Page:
The vast majority of Scythological scholars agree that the Scythian-Sarmatian languages (and Ossetic) belong to the North Eastern branch of the Iranian language family — like the once widespread but now extinct Sogdian language. The Iranian languages are a branch of the Indo-European language family and its subfamily Indo-Iranian. The Sogdian language is a Middle Iranian language that was spoken in Sogdiana ( Zarafshan River Valley located in modern day Uzbekistan This Iranian hypothesis relies principally on the fact that the Greek inscriptions of the Northern Black Sea Coast contain several hundreds of Sarmatian names showing a close affinity to the Ossetic language. Ossetic or Ossetian (Ирон ӕвзаг Iron ævzag or Иронау Ironau) also sometimes called Ossete, is an Iranian 
Historians normally divide the Scytho-Sarmatian group chronologically rather than geographically:
- Scythian (ca. 800 - 300 BC), mainly evidenced in Classical Greek authors
- Sarmatian (ca. 300 BC - AD 400), mainly evidenced in Hellenistic and Roman inscriptions
- Alanic (ca. AD 400 - 1000), mainly evidenced in Byzantine Greek authors
Some scholars  detect a division of Scytho-Sarmatian into two dialects: a western, more conservative dialect, and an eastern, more innovative one. The innovative dialect may correspond to Sarmatian, whereas the conservative dialect may continue the dialect spoken by the old Scythians before the invasion of the Sarmatians.
The Scytho-Khotanese group sub-divides into:
Sources of the Scythian language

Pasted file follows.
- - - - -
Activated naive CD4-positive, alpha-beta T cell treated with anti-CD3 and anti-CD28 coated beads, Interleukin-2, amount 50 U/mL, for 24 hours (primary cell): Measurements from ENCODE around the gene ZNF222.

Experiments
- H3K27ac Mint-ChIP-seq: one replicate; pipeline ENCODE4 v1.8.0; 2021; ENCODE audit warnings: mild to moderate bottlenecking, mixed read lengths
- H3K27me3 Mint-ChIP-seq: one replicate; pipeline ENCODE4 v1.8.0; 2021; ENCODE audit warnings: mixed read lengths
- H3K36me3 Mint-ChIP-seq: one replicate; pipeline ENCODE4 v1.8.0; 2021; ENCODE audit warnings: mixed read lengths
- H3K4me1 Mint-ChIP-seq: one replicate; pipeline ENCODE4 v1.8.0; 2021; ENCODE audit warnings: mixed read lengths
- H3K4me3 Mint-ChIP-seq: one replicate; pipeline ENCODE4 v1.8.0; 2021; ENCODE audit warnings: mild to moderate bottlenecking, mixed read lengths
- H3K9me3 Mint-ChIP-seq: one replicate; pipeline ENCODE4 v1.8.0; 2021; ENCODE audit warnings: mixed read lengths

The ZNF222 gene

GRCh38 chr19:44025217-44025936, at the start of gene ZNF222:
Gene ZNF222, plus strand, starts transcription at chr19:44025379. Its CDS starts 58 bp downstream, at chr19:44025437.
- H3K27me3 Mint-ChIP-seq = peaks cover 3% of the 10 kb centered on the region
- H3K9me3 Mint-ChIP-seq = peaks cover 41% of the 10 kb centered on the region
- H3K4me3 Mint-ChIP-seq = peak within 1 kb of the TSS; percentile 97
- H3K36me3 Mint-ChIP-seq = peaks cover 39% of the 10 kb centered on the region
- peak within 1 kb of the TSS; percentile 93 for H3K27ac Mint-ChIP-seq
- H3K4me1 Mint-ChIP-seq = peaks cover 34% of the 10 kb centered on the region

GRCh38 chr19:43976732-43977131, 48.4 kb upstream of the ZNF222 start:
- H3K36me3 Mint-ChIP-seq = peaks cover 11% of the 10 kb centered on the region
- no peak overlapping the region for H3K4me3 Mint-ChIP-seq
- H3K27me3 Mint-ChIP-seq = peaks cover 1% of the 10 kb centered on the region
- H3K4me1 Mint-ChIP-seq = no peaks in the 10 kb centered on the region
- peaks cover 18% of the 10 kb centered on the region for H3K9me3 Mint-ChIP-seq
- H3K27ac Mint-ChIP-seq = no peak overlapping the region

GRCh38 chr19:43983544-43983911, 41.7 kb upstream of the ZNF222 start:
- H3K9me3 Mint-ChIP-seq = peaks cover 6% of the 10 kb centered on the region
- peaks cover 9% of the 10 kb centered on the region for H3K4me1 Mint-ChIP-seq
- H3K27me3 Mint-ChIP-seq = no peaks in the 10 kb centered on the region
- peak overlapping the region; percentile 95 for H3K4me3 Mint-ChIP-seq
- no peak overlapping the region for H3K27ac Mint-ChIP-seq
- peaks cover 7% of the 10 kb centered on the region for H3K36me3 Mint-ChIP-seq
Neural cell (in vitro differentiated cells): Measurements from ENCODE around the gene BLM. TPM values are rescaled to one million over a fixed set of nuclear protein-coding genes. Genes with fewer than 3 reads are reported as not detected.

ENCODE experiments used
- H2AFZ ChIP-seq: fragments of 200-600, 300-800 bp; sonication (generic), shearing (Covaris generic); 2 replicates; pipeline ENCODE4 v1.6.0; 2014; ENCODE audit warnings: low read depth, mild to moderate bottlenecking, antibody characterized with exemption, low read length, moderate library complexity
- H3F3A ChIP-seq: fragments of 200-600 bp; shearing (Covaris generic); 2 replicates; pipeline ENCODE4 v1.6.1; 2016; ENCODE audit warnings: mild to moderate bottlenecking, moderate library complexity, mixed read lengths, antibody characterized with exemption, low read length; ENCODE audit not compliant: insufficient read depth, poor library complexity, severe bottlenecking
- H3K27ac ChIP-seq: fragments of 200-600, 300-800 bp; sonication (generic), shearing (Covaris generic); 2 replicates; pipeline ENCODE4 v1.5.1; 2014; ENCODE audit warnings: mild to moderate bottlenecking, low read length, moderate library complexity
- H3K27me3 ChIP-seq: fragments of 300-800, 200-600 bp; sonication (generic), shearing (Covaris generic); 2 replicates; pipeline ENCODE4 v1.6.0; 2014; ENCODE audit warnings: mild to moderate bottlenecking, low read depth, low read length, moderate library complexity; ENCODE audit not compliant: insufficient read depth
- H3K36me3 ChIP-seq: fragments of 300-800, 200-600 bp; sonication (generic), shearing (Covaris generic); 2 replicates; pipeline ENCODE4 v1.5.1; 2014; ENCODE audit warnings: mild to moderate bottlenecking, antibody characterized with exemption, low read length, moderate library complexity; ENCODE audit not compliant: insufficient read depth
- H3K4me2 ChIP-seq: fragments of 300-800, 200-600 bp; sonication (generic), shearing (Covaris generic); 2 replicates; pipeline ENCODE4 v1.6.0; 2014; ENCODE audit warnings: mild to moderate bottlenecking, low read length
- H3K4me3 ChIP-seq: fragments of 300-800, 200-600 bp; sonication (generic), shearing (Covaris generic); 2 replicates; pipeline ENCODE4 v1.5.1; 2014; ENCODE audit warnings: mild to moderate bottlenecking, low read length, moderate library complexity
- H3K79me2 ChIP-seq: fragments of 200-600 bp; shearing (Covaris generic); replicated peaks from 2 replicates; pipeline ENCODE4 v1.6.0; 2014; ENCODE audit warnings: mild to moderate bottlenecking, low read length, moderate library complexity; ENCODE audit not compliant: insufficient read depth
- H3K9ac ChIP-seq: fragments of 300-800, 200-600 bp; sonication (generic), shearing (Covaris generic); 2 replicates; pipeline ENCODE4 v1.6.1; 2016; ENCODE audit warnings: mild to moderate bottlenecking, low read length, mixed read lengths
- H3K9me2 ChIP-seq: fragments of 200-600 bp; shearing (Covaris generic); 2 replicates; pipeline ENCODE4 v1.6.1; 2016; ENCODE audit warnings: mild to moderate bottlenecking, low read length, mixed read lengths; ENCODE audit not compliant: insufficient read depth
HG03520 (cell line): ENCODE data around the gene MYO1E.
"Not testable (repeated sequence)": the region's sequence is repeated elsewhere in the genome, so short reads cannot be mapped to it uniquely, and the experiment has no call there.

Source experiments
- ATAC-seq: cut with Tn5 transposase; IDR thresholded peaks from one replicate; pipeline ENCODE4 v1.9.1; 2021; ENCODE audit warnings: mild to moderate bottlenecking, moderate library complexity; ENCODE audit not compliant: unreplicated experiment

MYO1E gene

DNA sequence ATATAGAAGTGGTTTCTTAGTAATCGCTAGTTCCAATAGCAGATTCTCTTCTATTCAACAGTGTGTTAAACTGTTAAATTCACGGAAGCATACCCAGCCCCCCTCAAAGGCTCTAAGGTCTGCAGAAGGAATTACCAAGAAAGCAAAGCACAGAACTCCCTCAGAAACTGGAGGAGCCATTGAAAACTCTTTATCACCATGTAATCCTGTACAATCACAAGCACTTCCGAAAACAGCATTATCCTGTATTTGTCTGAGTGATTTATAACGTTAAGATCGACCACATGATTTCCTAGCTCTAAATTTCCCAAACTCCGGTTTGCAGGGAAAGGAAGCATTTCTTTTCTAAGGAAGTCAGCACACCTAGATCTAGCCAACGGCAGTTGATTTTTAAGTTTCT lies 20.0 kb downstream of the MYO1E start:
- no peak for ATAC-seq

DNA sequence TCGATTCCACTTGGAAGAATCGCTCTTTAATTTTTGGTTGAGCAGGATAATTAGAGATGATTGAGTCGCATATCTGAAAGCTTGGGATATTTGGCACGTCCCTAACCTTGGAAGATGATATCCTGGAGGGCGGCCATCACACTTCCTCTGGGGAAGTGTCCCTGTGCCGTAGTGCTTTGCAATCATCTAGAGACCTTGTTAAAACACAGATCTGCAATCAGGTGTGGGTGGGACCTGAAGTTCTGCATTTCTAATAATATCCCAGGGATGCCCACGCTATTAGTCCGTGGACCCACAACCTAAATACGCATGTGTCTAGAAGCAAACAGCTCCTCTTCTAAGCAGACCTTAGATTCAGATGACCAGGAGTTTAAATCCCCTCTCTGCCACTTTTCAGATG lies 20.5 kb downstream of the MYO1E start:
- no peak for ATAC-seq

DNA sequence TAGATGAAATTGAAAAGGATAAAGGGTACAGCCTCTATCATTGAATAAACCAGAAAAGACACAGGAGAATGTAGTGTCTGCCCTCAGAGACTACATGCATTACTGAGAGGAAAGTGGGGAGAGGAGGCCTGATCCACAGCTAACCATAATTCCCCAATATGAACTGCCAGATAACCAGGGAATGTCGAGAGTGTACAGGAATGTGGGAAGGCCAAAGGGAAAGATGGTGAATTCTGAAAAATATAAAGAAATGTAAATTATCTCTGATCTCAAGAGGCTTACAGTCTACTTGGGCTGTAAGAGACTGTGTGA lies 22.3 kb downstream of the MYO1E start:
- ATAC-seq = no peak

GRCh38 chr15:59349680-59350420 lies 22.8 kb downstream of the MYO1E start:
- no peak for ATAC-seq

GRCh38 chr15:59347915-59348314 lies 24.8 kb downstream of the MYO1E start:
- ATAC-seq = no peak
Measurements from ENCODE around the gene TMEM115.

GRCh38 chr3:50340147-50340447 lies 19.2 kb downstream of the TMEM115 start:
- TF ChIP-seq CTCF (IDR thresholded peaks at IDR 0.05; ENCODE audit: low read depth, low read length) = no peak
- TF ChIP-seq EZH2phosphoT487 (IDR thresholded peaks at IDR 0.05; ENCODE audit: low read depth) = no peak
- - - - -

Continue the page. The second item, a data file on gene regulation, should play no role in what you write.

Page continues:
Some scholars ascribe certain inscribed objects found in the Carpathian Basin and in Central Asia to the Scythians, but the interpretation of these inscriptions remains disputed (given that nobody has definitively identified the alphabet or translated the content). Tumxuk or Tumushuke ( Chinese: 图木舒克 Pinyin: Túmùshūkè تۇمشۇق|Tumushuq|Tumxuk̡ also known as Tumushuk Tumshuq etc The Pannonian Basin or Carpathian Basin is a large basin in Central Europe. Central Asia is a region of Asia from the Caspian Sea in the west to central China in the east and from southern Russia in the north to northern Pakistan in the south
An inscription from Saqqez written in the Hieroglyphic Hittite script may represent Scythian: 
|Transliteration:||pa-tì-na-sa-nà tà-pá wa-s₆-na-m₅ XL was-was-ki XXX ár-s-tí-m₅ ś₃-kar-kar (HA) har-s₆-ta₅ LUGAL | par-tì-ta₅-wa₅ ki-ś₃-a₄-á KUR-u-pa-ti QU-wa-a₅ | i₅-pa-ś₂-a-m₂|
|Transcription:||patinasana tapa. Saqqez or Saghez (in Persian: سقز in Kurdish: Seqiz is a city located at, in Kurdistan Province of Iran. Luwian (sometimes spelled Luvian) is an extinct language of the Anatolian branch of the vasnam: 40 vasaka 30 arzatam šikar. UTA harsta XŠAYAL. | Partitava xšaya DAHYUupati xva|ipašyam|
|Translation:||"Delivered dish. Value: 40 calves 30 silver šiqlu. And it was presented to the king. | King Partitavas, the masters of the land property. "|
King Partitava equates to the Scythian king called Prototyēs in Herodotus (1. 103) and known as Par-ta-tu-a in the Assyrian sources.
The Issyk inscription, found in a Scythian kurgan dating approximately to the 4th century BC, remains undeciphered, but some authorities assume that it represents Scythian. The Issyk Kurgan, in south-eastern Kazakhstan, less than 20 km east from the Talgar alluvial fan, near Issyk, is a burial mound discovered in Kurgan (курга́н is the Russian word (of Turkic origin for a Tumulus, a type of Burial mound or barrow heaped over a